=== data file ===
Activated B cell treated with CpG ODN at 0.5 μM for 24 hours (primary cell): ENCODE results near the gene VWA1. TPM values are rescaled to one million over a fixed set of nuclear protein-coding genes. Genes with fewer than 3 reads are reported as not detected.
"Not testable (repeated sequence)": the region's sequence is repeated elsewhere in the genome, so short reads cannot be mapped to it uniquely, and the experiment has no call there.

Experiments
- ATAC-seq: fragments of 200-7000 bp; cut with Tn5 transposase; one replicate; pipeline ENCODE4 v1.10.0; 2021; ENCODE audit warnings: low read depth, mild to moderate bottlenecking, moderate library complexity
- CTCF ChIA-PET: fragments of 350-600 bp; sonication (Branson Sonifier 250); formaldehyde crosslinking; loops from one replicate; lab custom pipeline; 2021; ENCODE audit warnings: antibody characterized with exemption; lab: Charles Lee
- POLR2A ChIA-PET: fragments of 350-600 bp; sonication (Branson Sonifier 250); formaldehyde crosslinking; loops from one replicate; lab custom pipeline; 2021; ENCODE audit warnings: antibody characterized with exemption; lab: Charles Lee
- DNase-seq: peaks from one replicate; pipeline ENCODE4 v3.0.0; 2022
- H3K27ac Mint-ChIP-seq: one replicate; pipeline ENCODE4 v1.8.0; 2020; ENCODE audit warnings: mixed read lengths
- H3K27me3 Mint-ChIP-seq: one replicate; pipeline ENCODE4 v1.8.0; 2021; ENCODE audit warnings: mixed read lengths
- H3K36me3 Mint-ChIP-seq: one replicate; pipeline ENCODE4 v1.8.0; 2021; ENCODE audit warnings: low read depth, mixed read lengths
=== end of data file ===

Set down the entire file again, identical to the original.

Activated B cell treated with CpG ODN at 0.5 μM for 24 hours (primary cell): ENCODE results near the gene VWA1. TPM values are rescaled to one million over a fixed set of nuclear protein-coding genes. Genes with fewer than 3 reads are reported as not detected.
"Not testable (repeated sequence)": the region's sequence is repeated elsewhere in the genome, so short reads cannot be mapped to it uniquely, and the experiment has no call there.

Experiments
- ATAC-seq: fragments of 200-7000 bp; cut with Tn5 transposase; one replicate; pipeline ENCODE4 v1.10.0; 2021; ENCODE audit warnings: low read depth, mild to moderate bottlenecking, moderate library complexity
- CTCF ChIA-PET: fragments of 350-600 bp; sonication (Branson Sonifier 250); formaldehyde crosslinking; loops from one replicate; lab custom pipeline; 2021; ENCODE audit warnings: antibody characterized with exemption; lab: Charles Lee
- POLR2A ChIA-PET: fragments of 350-600 bp; sonication (Branson Sonifier 250); formaldehyde crosslinking; loops from one replicate; lab custom pipeline; 2021; ENCODE audit warnings: antibody characterized with exemption; lab: Charles Lee
- DNase-seq: peaks from one replicate; pipeline ENCODE4 v3.0.0; 2022
- H3K27ac Mint-ChIP-seq: one replicate; pipeline ENCODE4 v1.8.0; 2020; ENCODE audit warnings: mixed read lengths
- H3K27me3 Mint-ChIP-seq: one replicate; pipeline ENCODE4 v1.8.0; 2021; ENCODE audit warnings: mixed read lengths
- H3K36me3 Mint-ChIP-seq: one replicate; pipeline ENCODE4 v1.8.0; 2021; ENCODE audit warnings: low read depth, mixed read lengths